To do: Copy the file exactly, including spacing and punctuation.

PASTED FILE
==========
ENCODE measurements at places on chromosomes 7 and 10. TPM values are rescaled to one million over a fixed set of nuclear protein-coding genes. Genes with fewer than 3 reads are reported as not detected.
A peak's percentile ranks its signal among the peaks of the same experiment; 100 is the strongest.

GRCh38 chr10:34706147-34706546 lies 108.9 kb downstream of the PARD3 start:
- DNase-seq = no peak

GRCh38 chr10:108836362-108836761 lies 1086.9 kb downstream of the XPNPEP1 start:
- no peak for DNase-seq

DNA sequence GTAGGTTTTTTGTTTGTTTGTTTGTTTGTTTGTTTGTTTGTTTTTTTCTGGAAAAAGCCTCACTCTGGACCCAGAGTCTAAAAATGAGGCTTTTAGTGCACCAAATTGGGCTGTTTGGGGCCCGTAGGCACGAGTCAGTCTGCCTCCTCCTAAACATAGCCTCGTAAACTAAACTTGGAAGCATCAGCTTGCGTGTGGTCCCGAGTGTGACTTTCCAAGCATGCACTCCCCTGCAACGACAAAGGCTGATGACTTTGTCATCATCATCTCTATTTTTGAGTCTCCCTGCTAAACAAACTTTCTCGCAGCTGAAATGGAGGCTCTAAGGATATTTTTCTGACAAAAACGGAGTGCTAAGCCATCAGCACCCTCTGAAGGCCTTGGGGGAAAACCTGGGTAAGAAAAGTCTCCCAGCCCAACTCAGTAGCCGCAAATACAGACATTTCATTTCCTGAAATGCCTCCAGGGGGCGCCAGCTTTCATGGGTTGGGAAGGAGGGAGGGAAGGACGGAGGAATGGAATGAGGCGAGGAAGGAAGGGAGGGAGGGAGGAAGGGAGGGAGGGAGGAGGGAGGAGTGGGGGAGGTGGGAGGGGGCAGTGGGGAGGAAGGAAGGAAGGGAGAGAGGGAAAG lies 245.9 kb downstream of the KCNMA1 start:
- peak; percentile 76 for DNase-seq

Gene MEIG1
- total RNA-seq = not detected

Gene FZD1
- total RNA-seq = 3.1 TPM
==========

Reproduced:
ENCODE measurements at places on chromosomes 7 and 10. TPM values are rescaled to one million over a fixed set of nuclear protein-coding genes. Genes with fewer than 3 reads are reported as not detected.
A peak's percentile ranks its signal among the peaks of the same experiment; 100 is the strongest.

GRCh38 chr10:34706147-34706546 lies 108.9 kb downstream of the PARD3 start:
- DNase-seq = no peak

GRCh38 chr10:108836362-108836761 lies 1086.9 kb downstream of the XPNPEP1 start:
- no peak for DNase-seq

DNA sequence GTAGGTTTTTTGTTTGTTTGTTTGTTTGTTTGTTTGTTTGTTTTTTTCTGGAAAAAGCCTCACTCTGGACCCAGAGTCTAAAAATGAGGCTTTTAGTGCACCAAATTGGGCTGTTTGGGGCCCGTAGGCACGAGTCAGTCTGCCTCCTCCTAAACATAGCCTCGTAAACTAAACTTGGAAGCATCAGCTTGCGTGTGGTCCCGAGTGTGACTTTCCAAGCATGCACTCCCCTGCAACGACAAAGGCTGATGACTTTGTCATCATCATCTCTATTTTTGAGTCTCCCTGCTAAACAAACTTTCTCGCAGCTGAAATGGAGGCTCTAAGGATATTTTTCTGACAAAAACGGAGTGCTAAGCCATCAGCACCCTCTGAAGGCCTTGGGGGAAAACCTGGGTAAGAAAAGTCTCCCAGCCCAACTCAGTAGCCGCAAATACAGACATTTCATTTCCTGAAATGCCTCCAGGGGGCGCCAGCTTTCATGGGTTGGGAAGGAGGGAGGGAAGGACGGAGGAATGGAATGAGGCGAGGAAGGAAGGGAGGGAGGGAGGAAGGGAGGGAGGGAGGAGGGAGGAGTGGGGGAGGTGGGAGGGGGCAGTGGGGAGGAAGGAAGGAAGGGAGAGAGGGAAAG lies 245.9 kb downstream of the KCNMA1 start:
- peak; percentile 76 for DNase-seq

Gene MEIG1
- total RNA-seq = not detected

Gene FZD1
- total RNA-seq = 3.1 TPM